Is my house poisoning my family? – Article by www.homeownerqna.com

Article from Home Owner Q & A forum and more!

The life threatening consequnces of excesive carbon monoxide exposure has been widely documented and a nuber of detection devises have flooded the market in the past decade. Although the popularity of carbon monoxide sensors is growing, it has been estimated that less than 20% of homes in the U.S. are are equipted with the proper sensors. Ironicaly, most homes that are equipted to sensor these toxic gasses, are newer built homes and are less likely to have insuficient or improper gas venting which is the main cause of the problem.

 

So getting a Carbon Monoxide sensor will protect me right?

 

Well… Kind of. A carbon monoxide sensor is always a good thing to have and it will protect you the same way a smoke detector will, meaning it will only tell you only when your home is no longer safe to be in. Its up to the home owner to check the spots where the proplems usually arise.

 

So where does it come from? Where should I check?

Carbon Monoxide Chart

 

To put it simple, carbon monoxide in the home is coming from the burning of natural gas. This happens at the stove, oven, water heater, furnace, fire place, f.p. insert, and the clothes dryer. when any of these are not vented correctly or the venting is blocked it creates a problem. Here’s a few spots to check with some cheap & easy solutions:

 

1st, check eack of the appliances individualy. Along with a visual inspection in the off mode, the appliance should be observed while operating. check that all flames ignite and burn evenly without yellow tips on the end. If this is not happening consult a licensed plumber.

 

2nd, be sure that all gas appliances are vented to the outside of the home. This is an absolute must when it comes to water heaters, furnaces, fire places, and clothes dryers. it may be tough to vent a stove top or oven due to placement and cost, but the manufacturers specs should be read to see if the stove/oven requires one. Check that all splices, couplings, and connectors are properly secured to each other as intended, ends should have small metal screws to connect, as well as heat tape to prevent gas leakage. The exhaust vent should be secured to the wall min. 1 strap per section or every 3 feet.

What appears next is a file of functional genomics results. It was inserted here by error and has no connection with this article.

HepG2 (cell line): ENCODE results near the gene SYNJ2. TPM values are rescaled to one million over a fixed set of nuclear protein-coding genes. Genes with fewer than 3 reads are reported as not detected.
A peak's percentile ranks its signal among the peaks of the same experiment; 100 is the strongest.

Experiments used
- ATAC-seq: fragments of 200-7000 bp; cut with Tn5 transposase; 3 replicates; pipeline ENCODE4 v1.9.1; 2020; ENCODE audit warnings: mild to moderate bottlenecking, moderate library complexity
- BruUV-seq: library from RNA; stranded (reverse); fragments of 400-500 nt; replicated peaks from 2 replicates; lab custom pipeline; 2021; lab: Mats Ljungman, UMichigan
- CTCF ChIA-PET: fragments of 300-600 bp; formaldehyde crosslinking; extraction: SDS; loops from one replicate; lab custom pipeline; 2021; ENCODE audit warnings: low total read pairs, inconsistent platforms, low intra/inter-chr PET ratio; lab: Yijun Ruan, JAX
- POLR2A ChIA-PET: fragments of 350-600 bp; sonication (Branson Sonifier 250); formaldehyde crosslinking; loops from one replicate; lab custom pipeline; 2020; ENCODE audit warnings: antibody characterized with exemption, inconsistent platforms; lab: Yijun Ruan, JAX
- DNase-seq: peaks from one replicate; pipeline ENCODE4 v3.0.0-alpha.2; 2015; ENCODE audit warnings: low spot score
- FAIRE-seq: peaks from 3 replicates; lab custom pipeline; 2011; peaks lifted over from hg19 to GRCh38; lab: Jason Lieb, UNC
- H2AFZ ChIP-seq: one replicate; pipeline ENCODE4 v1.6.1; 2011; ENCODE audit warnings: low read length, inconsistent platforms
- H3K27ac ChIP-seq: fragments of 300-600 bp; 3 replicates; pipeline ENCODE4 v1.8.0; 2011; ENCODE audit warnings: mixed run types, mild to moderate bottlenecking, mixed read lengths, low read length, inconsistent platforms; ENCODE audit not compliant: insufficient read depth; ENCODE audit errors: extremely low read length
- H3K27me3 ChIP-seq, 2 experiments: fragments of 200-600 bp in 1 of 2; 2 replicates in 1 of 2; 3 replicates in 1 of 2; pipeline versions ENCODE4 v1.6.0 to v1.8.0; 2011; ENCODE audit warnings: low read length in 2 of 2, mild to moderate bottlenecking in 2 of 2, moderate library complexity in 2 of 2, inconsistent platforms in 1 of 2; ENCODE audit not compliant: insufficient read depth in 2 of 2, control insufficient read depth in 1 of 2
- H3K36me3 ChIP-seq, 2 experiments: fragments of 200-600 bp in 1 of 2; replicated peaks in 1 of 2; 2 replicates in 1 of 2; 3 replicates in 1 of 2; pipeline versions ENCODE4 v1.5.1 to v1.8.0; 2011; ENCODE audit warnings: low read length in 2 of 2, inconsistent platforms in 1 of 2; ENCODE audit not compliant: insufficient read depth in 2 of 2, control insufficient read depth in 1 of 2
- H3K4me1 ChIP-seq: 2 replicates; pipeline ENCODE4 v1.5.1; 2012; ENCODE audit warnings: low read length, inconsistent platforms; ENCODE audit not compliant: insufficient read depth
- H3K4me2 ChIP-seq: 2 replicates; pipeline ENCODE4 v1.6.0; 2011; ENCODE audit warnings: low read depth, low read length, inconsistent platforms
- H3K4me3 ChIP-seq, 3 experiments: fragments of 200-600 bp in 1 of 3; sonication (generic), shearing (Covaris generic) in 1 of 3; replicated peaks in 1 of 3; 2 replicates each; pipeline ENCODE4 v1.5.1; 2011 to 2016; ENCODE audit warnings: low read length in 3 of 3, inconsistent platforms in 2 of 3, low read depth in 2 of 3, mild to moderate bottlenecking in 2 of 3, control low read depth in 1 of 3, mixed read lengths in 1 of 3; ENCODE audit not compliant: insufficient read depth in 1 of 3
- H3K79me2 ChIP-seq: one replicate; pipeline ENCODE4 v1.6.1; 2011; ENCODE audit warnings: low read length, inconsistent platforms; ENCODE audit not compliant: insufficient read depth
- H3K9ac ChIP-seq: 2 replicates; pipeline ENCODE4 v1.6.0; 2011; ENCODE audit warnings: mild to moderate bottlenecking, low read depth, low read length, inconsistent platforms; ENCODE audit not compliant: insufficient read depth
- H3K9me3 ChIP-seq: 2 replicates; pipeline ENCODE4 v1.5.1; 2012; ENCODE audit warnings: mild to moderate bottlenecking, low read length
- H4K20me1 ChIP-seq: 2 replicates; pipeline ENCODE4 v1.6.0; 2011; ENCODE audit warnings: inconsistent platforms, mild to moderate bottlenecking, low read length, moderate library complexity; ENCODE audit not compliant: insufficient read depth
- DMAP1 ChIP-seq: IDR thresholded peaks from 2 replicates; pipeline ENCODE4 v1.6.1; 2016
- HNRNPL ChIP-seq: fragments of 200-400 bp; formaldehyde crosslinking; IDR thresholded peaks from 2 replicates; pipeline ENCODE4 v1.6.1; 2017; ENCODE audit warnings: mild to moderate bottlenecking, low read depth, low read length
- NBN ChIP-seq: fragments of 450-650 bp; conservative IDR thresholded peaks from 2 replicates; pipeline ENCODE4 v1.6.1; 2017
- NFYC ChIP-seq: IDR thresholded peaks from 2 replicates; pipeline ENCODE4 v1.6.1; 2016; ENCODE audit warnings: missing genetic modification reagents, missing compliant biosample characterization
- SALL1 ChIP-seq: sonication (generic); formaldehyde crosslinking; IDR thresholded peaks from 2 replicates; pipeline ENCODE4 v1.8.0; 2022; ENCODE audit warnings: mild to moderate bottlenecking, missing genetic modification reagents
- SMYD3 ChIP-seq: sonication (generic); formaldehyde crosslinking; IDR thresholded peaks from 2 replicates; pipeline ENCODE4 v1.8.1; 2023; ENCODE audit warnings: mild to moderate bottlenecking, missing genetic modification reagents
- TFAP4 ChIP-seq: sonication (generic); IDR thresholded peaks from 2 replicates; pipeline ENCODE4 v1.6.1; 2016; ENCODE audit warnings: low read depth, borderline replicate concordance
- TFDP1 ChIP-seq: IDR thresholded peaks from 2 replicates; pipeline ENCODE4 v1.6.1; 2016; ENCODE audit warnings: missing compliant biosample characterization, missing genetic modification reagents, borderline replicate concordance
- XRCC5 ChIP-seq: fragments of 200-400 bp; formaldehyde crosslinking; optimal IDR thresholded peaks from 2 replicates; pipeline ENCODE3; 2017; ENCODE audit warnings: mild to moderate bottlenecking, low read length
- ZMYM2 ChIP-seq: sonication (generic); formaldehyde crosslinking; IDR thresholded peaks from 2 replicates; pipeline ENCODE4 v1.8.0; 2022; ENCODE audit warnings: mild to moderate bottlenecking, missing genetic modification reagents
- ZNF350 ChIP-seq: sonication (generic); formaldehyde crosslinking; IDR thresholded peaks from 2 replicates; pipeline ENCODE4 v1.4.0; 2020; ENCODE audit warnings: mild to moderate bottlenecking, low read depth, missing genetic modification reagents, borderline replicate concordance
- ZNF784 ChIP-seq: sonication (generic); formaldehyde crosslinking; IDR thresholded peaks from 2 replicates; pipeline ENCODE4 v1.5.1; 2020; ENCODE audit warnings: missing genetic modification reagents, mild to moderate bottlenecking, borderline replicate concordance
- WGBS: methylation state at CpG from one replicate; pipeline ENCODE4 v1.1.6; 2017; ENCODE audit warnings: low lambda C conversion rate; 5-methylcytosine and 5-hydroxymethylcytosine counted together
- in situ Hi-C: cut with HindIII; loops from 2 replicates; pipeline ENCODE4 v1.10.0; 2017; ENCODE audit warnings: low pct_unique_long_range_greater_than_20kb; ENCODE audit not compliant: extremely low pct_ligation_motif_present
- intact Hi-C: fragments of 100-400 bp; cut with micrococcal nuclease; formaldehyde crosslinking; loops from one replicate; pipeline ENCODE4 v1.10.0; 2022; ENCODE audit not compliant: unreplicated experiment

3rd, once all of the appliances have been inspected in thier interior closets its time to go into the attic to make sure the vents are terminating out the roof. This is where most deficiencies are found. Sometimes people end their vent pipes in the attic without continuing them out the roof, This is not okay! If this is found to be true, shut down all applicable systems.

 

Here’s where you might want to call a pro, but its not too hard to do, so if your daring enough then you’ll want to determine the size and type of piping and go get some of those. Depending on your ceiling/roof structure this next step could get tricky. You want the vent to go as straight up as possible with the least amount of bends, so keep that in mind when you determine a location to terminate out of the roof (do not end vent within 2 feet of the ridge line). Draw a circle the same size as your vent pipe on the roof sheathing, then draw a larger circle outside that one making sure to leave 3″ space arround the pipe size circle. Determine the direct center and drive a nail up through the roof. Go up onto the roof and draw a circle the same size as the large circle in the attic using the nair as your cener point. Using a sawzall with an aggressive blade, cut the circle out of the roof. The size of the vent pipe will determine the size of the roof jack. If you are not sure of your roofing skills you may want to call a licenced roofer. But if you’ve made it this far then I’ll bet your doing the rest so here we go, Using a flat bar, gently coerce the roofing nails around the hole  up out of their spot, without tearing the roofing. Find the roofing lap that is closest to center or a little above center of the hole. Slide the metal edge of roof jack under roofing lap and push it up into place. Lift up the bottom of the roof jack and lay a large bead of roofing tar (Henris makes a great product in a caulking tube). Nail down bottom edges of jack with roofing nails. Nail thru bottom edges of roofing and jack at top of jack. Coat heads of all roofing nails with a spot of tar.